This is old-fashioned marketing from 1963. The Fine Arts Theatre in Los Angeles hired two young women to ride around on scooters in front of the theater to promote Jessica, a new film starring up-and-coming starlet Angie Dickinson as a free spirited girl with a penchant for driving a scooter. If you're old enough to remember these types of promotional techniques, you probably also remember "Ladies Nights" where female patrons were given free dish ware (we're not kidding!)
Here are two golden oldie lobby cards from the superb 1964 British film Zulu starring Stanley Baker, Jack Hawkins, Ulla Jacobsson. (If you're a Cinema Retro regular, we won't insult you by discussing what the main plot of the film is about!).
thought you might like the attached picture of a classic drive-in movie
marquee from the early 60s. The beautiful lady is actress Jan
Shepard, posing with her classic 50s sports car. As best as I've ever
been able to tell, Third of a Man appears to be a lost film. Neither
Jan Shepard nor James Drury have any idea what happened to the film, and
apparently the now-deceased director had no idea either.
Retro responds: Thanks so much, Martin.....great photo. It was obviously taken at the drive-in located in Van Nuys, California in 1962. Our research shows that Third of a Man is indeed a little-known film, created for the bottom of double-bills. However, it was released by a major studio, United Artists and afforded a rare starring role for the great character actor Simon Oakland, which makes us want to see it even more.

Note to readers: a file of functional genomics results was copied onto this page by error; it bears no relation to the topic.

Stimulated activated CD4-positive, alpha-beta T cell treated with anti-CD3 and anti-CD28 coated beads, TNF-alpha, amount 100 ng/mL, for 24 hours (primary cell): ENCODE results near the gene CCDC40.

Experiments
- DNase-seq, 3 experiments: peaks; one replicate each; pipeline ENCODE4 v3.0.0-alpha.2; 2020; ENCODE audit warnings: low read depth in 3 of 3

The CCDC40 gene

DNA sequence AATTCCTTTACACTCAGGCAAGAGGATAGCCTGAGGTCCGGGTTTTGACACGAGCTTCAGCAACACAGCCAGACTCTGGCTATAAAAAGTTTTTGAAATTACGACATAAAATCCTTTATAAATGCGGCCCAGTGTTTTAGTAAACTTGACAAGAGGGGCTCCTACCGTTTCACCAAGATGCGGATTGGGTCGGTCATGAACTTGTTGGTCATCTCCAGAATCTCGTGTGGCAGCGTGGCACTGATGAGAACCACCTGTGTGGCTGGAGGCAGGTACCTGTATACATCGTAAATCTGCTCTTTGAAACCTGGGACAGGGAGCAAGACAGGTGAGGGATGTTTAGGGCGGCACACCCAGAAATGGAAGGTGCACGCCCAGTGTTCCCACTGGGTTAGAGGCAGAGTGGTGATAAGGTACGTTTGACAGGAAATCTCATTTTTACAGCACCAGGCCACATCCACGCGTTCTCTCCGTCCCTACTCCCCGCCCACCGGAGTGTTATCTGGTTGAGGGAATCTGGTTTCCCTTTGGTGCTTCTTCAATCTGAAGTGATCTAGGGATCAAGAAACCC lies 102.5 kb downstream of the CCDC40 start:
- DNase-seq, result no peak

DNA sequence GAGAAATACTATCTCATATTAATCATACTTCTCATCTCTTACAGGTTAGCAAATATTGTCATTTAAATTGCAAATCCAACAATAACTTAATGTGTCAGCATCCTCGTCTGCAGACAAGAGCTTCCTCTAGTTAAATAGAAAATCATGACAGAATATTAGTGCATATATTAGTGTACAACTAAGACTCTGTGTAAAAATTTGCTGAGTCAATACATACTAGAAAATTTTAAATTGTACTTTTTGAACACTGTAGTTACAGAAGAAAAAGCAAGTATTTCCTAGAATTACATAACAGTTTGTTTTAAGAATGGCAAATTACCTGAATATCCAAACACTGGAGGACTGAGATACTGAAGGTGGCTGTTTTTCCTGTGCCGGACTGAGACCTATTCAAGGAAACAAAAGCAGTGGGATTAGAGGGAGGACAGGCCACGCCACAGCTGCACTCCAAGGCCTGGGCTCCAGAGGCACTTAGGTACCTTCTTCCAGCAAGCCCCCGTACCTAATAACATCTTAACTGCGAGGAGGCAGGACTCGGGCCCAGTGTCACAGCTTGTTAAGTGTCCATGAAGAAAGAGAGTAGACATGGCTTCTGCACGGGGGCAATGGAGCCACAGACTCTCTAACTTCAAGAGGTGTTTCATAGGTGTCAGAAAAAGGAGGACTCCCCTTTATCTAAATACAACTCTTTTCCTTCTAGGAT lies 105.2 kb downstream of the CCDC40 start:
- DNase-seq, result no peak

Wende Wagner was 23 years old when she got the role of an Indian maiden in the 1964 western Rio Conchos. Wagner dabbled in acting for several years, married and divorced Robert Mitchum's son James and made her last big screen appearance in Guns of the Magnificent Seven in 1969. Oh, her measurements came in at 36-22-35 - not that we took any notice.
Football superstar Jim Brown made his screen debut co-starring with Wende Wagner, Stuart Whitman, Richard Boone and Tony Franciosa in Rio Conchos. Did you know the film was a semi-remake of the 1961 John Wayne western The Comancheros, which also starred Whitman? For our tribute to Jim Brown ("The First Black Action Hero") see Cinema Retro issue #4. For full coverage of Rio Conchos, see Nicholas Anez' extensive article in Cinema Retro issue #20.
RETRO-ACTIVE: THE BEST FEATURES FROM THE CINEMA RETRO ARCHIVE
This feature puts the spotlight on those glorious old movie marquees. This one depicts the
Loew's Capitol theater on the evening of the New York premiere of The Dirty Dozen in June 1967 at the Loews Capitol.
Do you have any photos of vintage movie marquees? If so, E mail them to us at firstname.lastname@example.org Continue reading to see vintage marquees for Steve McQueen's The War Lover and Requiem for a Heavyweight starring Anthony Quinn and Jackie Gleason.
One of our favorite tough cop movies is John Sturges' 1974 thriller, McQ with John Wayne in the title role as a maverick Seattle P.D. detective who is being framed for drug smuggling. The film is several notches above most of the Dirty Harry clones of the era, thanks to an excellent script and a solid supporting cast for Wayne to spar with. We were intrigued with this publicity still showing McQ rousting the pimp "Rosie", played by Roger. E. Mosley because it doesn't appear in the final cut. The fact that the scene ended up in the press kit photos indicates it must have been cut at the last minute. In the film, Wayne harasses Rosie on a couple of occasions to get confidential information about the corrupt cops who are framing him. In the cut sequence, unless Duke and Mosley are engaging in some unlikely male bonding, McQ appears to have infiltrated Rosie's apartment to lay some heat on him. As with all of our Unseen Scenes, one hopes that this footage still exists in a studio vault and that it may someday see the light of day on DVD.